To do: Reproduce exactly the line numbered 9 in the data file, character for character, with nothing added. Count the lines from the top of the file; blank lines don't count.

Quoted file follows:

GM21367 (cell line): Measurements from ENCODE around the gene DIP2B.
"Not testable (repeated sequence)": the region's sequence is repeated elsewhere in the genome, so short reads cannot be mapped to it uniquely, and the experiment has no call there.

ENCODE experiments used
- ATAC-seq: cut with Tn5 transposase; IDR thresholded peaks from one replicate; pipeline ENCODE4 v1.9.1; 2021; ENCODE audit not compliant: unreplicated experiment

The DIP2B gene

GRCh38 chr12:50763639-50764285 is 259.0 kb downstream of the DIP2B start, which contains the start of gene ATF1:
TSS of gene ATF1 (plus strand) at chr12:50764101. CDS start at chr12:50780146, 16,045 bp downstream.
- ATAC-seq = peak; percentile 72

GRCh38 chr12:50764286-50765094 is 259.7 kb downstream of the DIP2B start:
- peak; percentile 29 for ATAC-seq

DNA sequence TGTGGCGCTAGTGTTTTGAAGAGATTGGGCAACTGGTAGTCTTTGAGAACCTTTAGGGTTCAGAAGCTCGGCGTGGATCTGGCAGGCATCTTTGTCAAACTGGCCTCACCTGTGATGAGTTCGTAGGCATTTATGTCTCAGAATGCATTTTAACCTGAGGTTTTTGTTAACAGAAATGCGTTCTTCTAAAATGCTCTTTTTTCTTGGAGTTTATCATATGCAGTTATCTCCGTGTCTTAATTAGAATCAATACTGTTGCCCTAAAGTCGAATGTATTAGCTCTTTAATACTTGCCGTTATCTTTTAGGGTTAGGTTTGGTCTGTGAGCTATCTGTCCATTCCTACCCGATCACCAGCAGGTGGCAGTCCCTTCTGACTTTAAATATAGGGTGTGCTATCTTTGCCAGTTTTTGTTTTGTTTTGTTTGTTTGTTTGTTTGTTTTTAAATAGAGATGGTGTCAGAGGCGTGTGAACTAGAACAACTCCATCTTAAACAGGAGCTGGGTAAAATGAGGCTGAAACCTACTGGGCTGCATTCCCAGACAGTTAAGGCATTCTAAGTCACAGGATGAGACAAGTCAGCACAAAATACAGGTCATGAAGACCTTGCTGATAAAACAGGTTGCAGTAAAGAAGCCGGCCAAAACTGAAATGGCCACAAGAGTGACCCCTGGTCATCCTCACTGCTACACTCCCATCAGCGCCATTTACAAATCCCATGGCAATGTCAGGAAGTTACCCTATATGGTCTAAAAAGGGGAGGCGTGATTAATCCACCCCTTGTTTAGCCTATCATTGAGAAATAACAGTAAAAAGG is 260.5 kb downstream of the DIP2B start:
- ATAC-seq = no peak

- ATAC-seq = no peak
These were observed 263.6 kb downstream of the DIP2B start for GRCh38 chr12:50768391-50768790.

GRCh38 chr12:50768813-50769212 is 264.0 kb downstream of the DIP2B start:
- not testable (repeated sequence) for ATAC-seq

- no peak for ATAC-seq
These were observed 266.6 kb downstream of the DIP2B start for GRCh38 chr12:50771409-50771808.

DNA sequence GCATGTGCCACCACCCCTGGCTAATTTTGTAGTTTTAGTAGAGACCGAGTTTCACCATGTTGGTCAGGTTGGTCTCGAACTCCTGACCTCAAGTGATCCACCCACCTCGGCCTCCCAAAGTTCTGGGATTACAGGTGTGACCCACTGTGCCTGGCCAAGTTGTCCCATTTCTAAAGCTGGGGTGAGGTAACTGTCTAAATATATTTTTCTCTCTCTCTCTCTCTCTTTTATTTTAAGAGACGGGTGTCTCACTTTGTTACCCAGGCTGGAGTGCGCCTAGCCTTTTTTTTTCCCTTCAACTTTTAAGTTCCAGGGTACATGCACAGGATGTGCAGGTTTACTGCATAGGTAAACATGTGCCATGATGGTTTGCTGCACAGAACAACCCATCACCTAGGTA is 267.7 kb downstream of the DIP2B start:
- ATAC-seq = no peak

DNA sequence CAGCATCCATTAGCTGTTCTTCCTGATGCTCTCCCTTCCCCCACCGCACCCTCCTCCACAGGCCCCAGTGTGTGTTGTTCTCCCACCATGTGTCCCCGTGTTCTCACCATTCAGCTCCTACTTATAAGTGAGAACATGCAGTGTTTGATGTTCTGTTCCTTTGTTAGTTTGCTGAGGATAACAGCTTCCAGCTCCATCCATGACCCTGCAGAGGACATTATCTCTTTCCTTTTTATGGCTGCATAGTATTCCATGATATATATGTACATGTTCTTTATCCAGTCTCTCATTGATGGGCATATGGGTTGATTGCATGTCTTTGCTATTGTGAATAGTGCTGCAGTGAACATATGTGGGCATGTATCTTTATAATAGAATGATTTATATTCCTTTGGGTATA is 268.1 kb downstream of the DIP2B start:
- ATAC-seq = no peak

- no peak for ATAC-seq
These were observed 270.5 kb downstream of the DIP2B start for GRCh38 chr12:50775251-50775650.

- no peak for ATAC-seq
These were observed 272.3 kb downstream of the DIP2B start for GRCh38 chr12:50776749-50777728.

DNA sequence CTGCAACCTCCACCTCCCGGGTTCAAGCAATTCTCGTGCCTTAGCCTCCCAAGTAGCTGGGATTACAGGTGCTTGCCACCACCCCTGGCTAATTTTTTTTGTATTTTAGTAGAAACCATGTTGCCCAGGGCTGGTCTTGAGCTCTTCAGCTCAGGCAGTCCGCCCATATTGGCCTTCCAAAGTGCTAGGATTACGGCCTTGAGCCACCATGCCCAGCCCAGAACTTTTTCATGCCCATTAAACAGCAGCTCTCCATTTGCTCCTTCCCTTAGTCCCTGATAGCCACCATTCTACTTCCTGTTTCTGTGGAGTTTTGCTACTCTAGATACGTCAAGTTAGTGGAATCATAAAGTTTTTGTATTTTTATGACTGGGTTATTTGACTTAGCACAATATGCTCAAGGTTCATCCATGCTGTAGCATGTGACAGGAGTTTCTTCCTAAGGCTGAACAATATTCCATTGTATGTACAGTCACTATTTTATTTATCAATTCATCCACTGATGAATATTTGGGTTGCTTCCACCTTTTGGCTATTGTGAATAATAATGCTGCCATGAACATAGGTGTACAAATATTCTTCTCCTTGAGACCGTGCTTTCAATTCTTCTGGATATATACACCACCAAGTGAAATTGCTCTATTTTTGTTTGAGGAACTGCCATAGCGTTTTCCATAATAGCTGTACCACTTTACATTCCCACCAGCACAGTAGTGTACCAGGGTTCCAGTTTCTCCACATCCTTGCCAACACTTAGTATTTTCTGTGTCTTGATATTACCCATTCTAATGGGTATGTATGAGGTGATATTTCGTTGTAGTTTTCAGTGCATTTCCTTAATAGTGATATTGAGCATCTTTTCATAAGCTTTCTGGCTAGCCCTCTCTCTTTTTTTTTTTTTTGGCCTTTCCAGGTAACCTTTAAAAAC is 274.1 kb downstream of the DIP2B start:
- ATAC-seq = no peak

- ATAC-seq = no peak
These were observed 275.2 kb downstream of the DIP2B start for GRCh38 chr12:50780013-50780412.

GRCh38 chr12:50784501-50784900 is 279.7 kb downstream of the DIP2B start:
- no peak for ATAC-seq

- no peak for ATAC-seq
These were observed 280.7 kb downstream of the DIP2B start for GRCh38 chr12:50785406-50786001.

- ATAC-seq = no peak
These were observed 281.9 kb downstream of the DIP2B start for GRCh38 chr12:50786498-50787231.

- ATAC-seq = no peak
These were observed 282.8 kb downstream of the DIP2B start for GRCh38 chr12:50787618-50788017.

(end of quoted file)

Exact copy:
GRCh38 chr12:50764286-50765094 is 259.7 kb downstream of the DIP2B start: